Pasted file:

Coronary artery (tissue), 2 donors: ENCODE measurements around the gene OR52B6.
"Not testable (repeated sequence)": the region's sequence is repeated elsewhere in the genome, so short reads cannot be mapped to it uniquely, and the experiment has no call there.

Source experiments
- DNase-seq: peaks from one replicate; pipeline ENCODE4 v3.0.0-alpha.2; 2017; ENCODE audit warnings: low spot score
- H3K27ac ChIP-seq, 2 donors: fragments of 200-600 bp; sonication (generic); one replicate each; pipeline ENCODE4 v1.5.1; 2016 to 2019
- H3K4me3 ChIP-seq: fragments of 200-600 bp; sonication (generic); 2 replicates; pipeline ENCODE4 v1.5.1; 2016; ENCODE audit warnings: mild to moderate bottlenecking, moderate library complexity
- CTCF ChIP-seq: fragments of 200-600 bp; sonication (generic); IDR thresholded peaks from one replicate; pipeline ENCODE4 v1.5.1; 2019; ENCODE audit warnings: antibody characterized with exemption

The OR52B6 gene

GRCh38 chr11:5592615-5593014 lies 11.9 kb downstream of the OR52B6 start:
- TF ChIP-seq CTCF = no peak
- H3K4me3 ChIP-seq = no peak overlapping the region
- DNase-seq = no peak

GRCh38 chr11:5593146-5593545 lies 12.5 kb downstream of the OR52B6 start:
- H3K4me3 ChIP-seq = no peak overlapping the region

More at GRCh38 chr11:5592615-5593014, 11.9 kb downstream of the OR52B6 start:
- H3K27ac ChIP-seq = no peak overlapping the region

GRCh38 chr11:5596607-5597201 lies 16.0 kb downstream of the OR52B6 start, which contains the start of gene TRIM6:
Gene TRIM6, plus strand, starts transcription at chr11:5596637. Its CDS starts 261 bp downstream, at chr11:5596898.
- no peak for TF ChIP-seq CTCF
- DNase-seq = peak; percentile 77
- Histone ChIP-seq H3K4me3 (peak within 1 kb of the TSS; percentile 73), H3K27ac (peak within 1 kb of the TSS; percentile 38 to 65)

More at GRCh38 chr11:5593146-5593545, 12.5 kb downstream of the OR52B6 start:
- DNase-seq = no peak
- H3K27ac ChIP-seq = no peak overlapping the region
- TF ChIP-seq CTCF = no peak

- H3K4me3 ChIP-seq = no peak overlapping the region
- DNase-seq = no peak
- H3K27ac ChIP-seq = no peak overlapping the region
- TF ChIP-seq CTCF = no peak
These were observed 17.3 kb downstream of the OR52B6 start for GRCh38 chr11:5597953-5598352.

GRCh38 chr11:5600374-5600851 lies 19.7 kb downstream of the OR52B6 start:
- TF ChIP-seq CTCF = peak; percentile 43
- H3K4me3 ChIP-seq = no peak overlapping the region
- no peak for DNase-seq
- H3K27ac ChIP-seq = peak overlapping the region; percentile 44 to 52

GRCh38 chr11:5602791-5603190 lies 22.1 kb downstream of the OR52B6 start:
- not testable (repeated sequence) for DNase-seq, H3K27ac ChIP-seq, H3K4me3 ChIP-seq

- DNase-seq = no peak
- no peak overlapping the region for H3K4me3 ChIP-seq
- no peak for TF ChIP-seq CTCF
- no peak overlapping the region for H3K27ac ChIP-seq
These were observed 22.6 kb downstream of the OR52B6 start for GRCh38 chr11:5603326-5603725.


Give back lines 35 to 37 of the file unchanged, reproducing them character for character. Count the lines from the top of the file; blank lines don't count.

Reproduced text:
- H3K27ac ChIP-seq = peak overlapping the region; percentile 44 to 52

GRCh38 chr11:5602791-5603190 lies 22.1 kb downstream of the OR52B6 start:
- not testable (repeated sequence) for DNase-seq, H3K27ac ChIP-seq, H3K4me3 ChIP-seq